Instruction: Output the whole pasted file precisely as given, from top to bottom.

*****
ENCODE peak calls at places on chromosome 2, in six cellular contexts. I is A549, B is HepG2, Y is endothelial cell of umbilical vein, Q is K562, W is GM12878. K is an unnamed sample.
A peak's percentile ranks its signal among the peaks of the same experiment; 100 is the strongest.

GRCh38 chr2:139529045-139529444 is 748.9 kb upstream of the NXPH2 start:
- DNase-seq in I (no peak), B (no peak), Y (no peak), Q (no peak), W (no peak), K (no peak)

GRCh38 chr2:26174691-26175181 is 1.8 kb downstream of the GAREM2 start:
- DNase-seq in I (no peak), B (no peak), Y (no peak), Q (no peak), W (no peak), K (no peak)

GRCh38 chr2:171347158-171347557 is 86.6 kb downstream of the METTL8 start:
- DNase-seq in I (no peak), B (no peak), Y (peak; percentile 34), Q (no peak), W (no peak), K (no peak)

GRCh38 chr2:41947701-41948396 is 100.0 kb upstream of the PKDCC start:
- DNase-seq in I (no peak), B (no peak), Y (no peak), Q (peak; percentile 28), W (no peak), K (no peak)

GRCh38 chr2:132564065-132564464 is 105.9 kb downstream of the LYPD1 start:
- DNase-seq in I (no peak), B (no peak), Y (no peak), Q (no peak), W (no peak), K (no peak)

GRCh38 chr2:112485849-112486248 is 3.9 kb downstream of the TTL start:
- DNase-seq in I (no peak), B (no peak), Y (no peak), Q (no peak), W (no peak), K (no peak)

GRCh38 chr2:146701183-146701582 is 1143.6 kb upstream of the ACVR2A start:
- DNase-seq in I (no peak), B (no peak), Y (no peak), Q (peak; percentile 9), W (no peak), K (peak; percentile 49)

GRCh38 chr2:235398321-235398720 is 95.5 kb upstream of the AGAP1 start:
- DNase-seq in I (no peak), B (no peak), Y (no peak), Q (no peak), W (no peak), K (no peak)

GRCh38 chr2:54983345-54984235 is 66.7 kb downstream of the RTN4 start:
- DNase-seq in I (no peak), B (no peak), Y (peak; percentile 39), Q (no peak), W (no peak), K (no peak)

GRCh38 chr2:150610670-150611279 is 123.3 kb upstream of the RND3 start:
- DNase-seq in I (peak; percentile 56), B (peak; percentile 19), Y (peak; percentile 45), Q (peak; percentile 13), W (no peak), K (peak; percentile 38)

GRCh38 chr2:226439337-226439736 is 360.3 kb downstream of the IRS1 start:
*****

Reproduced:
ENCODE peak calls at places on chromosome 2, in six cellular contexts. I is A549, B is HepG2, Y is endothelial cell of umbilical vein, Q is K562, W is GM12878. K is an unnamed sample.
A peak's percentile ranks its signal among the peaks of the same experiment; 100 is the strongest.

GRCh38 chr2:139529045-139529444 is 748.9 kb upstream of the NXPH2 start:
- DNase-seq in I (no peak), B (no peak), Y (no peak), Q (no peak), W (no peak), K (no peak)

GRCh38 chr2:26174691-26175181 is 1.8 kb downstream of the GAREM2 start:
- DNase-seq in I (no peak), B (no peak), Y (no peak), Q (no peak), W (no peak), K (no peak)

GRCh38 chr2:171347158-171347557 is 86.6 kb downstream of the METTL8 start:
- DNase-seq in I (no peak), B (no peak), Y (peak; percentile 34), Q (no peak), W (no peak), K (no peak)

GRCh38 chr2:41947701-41948396 is 100.0 kb upstream of the PKDCC start:
- DNase-seq in I (no peak), B (no peak), Y (no peak), Q (peak; percentile 28), W (no peak), K (no peak)

GRCh38 chr2:132564065-132564464 is 105.9 kb downstream of the LYPD1 start:
- DNase-seq in I (no peak), B (no peak), Y (no peak), Q (no peak), W (no peak), K (no peak)

GRCh38 chr2:112485849-112486248 is 3.9 kb downstream of the TTL start:
- DNase-seq in I (no peak), B (no peak), Y (no peak), Q (no peak), W (no peak), K (no peak)

GRCh38 chr2:146701183-146701582 is 1143.6 kb upstream of the ACVR2A start:
- DNase-seq in I (no peak), B (no peak), Y (no peak), Q (peak; percentile 9), W (no peak), K (peak; percentile 49)

GRCh38 chr2:235398321-235398720 is 95.5 kb upstream of the AGAP1 start:
- DNase-seq in I (no peak), B (no peak), Y (no peak), Q (no peak), W (no peak), K (no peak)

GRCh38 chr2:54983345-54984235 is 66.7 kb downstream of the RTN4 start:
- DNase-seq in I (no peak), B (no peak), Y (peak; percentile 39), Q (no peak), W (no peak), K (no peak)

GRCh38 chr2:150610670-150611279 is 123.3 kb upstream of the RND3 start:
- DNase-seq in I (peak; percentile 56), B (peak; percentile 19), Y (peak; percentile 45), Q (peak; percentile 13), W (no peak), K (peak; percentile 38)

GRCh38 chr2:226439337-226439736 is 360.3 kb downstream of the IRS1 start: